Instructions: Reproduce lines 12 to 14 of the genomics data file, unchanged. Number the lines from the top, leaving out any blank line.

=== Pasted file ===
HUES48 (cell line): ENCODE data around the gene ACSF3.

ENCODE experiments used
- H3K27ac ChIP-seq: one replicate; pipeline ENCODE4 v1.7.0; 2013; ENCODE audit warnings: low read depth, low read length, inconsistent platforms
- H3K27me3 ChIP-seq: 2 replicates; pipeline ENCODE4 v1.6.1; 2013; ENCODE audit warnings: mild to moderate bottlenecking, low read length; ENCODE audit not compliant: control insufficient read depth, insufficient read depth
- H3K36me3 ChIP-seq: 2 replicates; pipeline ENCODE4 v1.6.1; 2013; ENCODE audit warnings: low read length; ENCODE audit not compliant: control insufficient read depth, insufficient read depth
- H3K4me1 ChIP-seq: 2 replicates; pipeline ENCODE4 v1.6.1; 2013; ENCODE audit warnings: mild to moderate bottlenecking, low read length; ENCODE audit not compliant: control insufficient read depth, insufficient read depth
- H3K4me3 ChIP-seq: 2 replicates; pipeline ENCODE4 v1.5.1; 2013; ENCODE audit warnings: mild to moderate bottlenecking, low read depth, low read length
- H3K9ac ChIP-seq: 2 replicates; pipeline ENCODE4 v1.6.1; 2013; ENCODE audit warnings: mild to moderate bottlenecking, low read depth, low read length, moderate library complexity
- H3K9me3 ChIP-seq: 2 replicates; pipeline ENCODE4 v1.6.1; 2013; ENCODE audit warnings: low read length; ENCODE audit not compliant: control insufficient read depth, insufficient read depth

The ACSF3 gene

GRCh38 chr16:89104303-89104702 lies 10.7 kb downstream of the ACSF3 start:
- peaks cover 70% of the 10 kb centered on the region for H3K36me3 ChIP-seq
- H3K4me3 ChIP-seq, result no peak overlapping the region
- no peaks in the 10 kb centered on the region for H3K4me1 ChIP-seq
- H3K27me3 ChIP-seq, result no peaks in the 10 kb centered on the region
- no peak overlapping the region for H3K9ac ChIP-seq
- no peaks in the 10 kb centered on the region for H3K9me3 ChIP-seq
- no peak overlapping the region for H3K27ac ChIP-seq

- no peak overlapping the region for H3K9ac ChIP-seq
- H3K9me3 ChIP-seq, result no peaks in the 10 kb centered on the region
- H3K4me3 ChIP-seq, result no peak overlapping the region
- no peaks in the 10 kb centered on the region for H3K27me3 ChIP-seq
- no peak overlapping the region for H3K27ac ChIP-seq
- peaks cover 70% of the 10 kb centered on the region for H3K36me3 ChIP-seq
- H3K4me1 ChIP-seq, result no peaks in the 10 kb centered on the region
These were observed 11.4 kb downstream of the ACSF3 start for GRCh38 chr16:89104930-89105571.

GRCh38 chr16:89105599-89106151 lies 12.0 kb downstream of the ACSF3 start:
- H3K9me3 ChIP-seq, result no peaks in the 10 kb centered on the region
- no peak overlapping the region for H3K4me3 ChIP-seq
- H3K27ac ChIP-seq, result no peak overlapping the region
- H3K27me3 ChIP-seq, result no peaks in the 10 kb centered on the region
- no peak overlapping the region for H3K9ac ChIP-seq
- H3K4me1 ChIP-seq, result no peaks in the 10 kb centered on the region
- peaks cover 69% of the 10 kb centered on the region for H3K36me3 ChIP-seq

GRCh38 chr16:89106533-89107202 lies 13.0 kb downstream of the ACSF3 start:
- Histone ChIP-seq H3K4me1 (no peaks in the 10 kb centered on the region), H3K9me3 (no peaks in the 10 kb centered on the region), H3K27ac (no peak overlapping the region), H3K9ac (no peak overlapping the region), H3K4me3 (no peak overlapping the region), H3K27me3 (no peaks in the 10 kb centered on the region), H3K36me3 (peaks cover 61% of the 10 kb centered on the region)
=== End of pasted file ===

- peaks cover 70% of the 10 kb centered on the region for H3K36me3 ChIP-seq
- H3K4me3 ChIP-seq, result no peak overlapping the region
- no peaks in the 10 kb centered on the region for H3K4me1 ChIP-seq